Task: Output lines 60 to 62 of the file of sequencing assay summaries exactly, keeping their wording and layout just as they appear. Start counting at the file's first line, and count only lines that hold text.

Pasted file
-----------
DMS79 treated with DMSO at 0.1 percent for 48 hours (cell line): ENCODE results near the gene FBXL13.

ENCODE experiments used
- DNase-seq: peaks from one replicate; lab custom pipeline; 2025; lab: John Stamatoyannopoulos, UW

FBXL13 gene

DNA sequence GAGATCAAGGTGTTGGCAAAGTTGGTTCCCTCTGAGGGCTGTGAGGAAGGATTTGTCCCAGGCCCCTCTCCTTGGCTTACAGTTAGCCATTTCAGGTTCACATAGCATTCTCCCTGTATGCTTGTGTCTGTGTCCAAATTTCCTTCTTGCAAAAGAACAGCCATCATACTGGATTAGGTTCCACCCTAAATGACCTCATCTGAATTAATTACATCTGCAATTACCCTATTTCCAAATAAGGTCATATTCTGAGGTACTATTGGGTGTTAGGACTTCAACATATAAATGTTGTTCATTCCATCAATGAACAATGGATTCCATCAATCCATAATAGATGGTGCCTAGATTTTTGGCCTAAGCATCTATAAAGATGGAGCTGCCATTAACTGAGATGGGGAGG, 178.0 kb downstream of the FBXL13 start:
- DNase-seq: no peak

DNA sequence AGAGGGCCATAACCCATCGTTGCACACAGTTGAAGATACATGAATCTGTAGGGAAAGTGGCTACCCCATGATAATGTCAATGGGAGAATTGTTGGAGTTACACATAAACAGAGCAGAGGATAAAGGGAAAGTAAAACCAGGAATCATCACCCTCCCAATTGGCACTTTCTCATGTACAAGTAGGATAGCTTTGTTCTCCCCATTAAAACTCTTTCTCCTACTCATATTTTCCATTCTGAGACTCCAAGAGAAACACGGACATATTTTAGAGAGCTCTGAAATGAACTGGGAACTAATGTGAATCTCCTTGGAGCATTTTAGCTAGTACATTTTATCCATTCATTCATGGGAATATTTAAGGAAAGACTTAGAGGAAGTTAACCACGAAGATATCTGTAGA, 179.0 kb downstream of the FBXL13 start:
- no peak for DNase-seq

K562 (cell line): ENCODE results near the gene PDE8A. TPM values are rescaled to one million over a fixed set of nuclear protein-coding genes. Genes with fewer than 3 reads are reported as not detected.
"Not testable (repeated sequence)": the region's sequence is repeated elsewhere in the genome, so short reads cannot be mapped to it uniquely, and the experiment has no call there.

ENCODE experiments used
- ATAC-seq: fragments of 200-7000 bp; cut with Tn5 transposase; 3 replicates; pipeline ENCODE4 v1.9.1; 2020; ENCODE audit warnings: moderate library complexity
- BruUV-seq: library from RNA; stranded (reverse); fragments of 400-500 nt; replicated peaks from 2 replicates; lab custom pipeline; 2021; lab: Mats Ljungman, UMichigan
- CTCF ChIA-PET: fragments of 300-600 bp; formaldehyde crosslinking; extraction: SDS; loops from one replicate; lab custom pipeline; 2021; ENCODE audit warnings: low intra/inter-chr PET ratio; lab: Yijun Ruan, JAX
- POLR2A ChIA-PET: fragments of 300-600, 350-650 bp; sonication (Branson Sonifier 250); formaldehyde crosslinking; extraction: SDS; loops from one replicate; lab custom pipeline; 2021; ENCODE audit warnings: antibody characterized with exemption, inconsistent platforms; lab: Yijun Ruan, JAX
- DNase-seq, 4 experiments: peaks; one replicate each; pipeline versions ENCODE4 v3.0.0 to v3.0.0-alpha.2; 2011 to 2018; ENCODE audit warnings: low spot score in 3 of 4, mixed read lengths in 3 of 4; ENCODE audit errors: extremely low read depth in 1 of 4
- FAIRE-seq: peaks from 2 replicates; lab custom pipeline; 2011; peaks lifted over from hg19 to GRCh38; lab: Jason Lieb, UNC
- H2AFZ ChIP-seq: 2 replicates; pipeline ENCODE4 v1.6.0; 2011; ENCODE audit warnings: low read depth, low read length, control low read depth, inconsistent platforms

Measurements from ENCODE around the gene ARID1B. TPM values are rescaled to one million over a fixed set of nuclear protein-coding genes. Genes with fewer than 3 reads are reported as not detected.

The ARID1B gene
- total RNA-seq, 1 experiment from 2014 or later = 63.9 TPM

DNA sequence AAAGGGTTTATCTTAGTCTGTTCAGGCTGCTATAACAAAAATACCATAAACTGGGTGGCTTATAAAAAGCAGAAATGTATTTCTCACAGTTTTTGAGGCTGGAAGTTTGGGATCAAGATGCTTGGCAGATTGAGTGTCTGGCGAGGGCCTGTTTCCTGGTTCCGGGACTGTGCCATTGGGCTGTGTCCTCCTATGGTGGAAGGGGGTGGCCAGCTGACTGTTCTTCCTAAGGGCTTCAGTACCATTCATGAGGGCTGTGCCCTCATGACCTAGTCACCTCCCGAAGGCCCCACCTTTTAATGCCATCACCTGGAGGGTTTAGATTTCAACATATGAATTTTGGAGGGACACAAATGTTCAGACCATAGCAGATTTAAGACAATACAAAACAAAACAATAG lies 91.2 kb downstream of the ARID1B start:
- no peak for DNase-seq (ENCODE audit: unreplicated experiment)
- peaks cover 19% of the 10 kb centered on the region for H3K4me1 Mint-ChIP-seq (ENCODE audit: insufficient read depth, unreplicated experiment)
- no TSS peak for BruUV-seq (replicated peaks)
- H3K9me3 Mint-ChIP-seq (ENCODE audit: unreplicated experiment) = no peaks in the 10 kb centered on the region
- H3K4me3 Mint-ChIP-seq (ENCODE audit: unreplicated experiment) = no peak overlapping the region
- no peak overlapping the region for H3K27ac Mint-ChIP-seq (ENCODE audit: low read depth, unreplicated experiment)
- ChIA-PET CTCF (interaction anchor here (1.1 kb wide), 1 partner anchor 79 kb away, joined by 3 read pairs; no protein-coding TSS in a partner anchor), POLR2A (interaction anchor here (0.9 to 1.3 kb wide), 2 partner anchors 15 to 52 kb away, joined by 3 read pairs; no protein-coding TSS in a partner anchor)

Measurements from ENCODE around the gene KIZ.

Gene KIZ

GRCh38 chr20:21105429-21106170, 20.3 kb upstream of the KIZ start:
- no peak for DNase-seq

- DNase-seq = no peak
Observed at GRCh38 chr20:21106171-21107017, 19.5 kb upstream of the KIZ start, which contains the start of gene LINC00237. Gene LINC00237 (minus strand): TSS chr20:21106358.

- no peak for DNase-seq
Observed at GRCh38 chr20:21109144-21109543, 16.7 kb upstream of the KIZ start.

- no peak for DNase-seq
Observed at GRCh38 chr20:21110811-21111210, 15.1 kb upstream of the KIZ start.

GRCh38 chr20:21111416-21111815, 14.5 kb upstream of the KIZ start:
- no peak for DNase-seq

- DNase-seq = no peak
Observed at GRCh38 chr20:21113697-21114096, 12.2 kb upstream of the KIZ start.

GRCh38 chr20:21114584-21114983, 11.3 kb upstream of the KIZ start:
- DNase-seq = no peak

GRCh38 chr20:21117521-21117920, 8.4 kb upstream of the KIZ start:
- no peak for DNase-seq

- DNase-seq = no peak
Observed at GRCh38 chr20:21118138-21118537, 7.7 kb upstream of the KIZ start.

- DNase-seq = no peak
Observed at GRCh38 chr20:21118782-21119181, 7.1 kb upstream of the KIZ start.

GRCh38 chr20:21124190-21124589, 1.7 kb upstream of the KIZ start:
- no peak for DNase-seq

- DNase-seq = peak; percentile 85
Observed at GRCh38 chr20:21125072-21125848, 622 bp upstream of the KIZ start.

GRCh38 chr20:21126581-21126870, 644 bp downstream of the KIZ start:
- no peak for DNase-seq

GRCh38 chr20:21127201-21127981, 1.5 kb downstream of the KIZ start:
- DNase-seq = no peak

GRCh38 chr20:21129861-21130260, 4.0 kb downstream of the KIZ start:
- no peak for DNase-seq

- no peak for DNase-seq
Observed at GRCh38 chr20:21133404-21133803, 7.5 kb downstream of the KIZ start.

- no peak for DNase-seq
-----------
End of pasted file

GRCh38 chr20:21129861-21130260, 4.0 kb downstream of the KIZ start:
- no peak for DNase-seq

- no peak for DNase-seq